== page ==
My main lessons from working with Turkish colleagues are recognising a genuine work ethic and being prepared for the unexpected.
In business, they haggle, value small breakthroughs, and are respectful.
Whether you meet them in Europe or Asia, they are hospitable and tenacious business partners.
I admit that there have been so many American lessons which is an inevitable result of playing in the knowledge economy: partners abound for software and solutions.
To any European (perhaps, apart from my Nordic and German colleagues), an injection of ‘we can do it’ or ‘get on with it’ is always welcome.
What can I say? In business, they know how to close a sale even if they set out to sell ice to the Eskimos.
My first contact with the Chinese was when my University supervisor recommended that I read about ‘How to Negotiate with the Chinese Army’; the recommendation was fit for the challenges I faced at that time in business. Indeed, I hadn’t realised how prescient it was as I grew my first business!
A few years later, I felt my brains were being hoovered-up during a presentation I was persuaded to give to 100+ Chinse officials. I was happy to tell them about ‘what’, but they wanted to know about ‘how’. We parted soon after meeting as I was unprepared to play their game.
On the other hand, I had the most collegiate, honest, cards-on-the-table exchange of best practices with a Hong Kong colleague. I would always value this type of interaction and wish to do more.
In summary –
I have learned and applied much of my intercultural learning, and I still do to this day.
There may be many missing pieces in my puzzle, and from what I know that I don’t know, among the most significant is a Japanese lesson.
The (virtual . . for now) Japanese lesson
A few of the things I do know come from enjoying the quality they expect in a delicate carpet or blanket (knowledge from an earlier life!) and attending the most polite and refined wedding when my best friend from university married a Japanese man. Witnessing the dignity and respect he demonstrated when the priest invited him to be christened with an Orthodox name so that he could marry the love of his life was one of those memorable events.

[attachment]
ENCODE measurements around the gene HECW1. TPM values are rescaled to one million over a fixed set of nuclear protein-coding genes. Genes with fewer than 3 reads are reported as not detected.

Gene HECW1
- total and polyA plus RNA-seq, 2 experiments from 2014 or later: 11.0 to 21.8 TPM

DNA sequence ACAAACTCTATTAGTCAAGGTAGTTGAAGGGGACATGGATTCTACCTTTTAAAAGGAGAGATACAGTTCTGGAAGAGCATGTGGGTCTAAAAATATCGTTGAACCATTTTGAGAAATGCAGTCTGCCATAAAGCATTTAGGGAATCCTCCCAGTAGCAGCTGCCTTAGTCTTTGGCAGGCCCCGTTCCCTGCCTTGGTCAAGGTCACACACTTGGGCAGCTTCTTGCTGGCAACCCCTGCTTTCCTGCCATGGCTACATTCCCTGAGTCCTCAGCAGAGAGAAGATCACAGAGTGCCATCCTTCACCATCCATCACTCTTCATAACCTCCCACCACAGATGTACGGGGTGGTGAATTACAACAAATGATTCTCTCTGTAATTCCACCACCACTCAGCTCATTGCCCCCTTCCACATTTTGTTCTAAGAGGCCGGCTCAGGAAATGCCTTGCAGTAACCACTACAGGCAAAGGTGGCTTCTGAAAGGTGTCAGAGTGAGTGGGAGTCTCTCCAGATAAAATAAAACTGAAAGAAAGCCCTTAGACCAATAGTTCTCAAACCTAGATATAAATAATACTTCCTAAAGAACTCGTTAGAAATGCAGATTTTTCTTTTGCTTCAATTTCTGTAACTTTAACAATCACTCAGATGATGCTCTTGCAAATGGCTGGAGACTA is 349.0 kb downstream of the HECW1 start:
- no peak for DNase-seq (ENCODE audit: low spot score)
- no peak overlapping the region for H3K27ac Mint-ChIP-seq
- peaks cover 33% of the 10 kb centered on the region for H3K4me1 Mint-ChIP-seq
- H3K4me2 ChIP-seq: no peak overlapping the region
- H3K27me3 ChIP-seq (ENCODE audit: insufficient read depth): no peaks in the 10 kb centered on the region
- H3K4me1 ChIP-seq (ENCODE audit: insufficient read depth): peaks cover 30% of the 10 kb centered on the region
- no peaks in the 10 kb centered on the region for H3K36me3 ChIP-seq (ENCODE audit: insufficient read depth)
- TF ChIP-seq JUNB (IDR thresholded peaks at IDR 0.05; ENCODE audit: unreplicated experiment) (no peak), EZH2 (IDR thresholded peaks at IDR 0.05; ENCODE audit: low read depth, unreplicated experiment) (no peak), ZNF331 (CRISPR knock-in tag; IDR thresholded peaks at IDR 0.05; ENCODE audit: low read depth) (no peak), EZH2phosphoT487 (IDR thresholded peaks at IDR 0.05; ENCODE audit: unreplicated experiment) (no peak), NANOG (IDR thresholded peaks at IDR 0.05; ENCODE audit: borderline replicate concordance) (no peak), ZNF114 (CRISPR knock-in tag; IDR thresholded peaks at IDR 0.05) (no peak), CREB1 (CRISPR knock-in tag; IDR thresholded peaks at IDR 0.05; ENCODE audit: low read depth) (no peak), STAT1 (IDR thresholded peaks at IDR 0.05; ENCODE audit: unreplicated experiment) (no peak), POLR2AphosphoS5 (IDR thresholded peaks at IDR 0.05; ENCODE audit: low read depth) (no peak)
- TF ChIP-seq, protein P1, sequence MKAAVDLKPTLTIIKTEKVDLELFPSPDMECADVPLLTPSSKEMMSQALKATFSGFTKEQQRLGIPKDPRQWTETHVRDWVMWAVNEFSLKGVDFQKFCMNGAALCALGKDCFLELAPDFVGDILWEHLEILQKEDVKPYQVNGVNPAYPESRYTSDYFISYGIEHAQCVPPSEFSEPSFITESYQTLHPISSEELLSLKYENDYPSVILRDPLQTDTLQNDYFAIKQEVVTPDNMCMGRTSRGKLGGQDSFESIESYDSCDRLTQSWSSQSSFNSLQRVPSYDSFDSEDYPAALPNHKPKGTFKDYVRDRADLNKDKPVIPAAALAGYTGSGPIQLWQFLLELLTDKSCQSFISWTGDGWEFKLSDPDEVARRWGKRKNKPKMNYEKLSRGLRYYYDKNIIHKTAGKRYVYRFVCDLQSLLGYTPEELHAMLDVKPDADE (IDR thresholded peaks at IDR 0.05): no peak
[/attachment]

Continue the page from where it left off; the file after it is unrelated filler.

I also enjoy the occasional participation of polite and invariably respectful Japanese attendees in my workshops.
So, for the Japanese experience, from my brief experience, I am getting ready for the following:
- We will not talk business for a few days when we first meet.
- We’ll exchange cards, respect, curiosity, and gifts.
- We’ll ensure we manage the relationship politely, tactfully, and with ultimate etiquette.
- I’ll enjoy and value the holistic experience.
From what I have learned so far, without yet travelling to Japan, this is the ultimate match of values, so I’ll need to polish both my verbal and non-verbal communication skills. I already have the genuine kimono, the card, and the rest. My bugs usually give me insight into a new cultural setting!
For now – apologies to the Austrians, Serbians, Croatians, Uruguayans, South Africans, Philippines, New Zealanders, Czechs, Slovakians, Nepalese and Indian colleagues.
I’ll cover our learned lessons together in another ‘episode’.